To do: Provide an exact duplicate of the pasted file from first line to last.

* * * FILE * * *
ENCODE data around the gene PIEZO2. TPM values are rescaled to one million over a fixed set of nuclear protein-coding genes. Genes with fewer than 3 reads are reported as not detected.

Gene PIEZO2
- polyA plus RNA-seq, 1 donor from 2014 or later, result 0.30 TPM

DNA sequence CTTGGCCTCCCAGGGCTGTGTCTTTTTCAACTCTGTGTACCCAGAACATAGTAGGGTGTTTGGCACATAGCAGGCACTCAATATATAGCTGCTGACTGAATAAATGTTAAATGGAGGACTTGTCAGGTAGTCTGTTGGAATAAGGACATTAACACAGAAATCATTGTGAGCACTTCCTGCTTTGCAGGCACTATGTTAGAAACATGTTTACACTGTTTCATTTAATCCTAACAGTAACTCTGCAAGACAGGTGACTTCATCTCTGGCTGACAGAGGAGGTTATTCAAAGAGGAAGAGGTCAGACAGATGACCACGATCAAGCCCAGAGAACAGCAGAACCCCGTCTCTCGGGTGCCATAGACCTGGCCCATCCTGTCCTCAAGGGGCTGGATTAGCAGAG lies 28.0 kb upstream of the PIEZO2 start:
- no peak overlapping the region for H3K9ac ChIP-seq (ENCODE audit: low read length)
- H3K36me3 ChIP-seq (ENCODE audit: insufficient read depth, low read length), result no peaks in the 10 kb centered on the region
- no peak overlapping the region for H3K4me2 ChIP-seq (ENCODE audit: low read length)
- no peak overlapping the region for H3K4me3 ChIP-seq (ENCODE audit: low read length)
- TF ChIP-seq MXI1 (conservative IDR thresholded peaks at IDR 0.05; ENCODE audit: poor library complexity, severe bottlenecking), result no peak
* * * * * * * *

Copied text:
ENCODE data around the gene PIEZO2. TPM values are rescaled to one million over a fixed set of nuclear protein-coding genes. Genes with fewer than 3 reads are reported as not detected.

Gene PIEZO2
- polyA plus RNA-seq, 1 donor from 2014 or later, result 0.30 TPM

DNA sequence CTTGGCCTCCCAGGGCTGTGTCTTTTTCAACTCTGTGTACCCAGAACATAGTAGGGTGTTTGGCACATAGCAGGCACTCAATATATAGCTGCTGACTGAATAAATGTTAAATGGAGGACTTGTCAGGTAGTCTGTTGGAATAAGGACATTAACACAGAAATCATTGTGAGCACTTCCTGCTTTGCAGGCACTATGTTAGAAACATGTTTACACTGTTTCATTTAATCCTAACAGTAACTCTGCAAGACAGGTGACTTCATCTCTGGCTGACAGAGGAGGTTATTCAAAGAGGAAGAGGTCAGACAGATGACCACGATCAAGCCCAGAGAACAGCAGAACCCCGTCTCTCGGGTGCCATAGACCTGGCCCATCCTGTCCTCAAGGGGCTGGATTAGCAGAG lies 28.0 kb upstream of the PIEZO2 start:
- no peak overlapping the region for H3K9ac ChIP-seq (ENCODE audit: low read length)
- H3K36me3 ChIP-seq (ENCODE audit: insufficient read depth, low read length), result no peaks in the 10 kb centered on the region
- no peak overlapping the region for H3K4me2 ChIP-seq (ENCODE audit: low read length)
- no peak overlapping the region for H3K4me3 ChIP-seq (ENCODE audit: low read length)
- TF ChIP-seq MXI1 (conservative IDR thresholded peaks at IDR 0.05; ENCODE audit: poor library complexity, severe bottlenecking), result no peak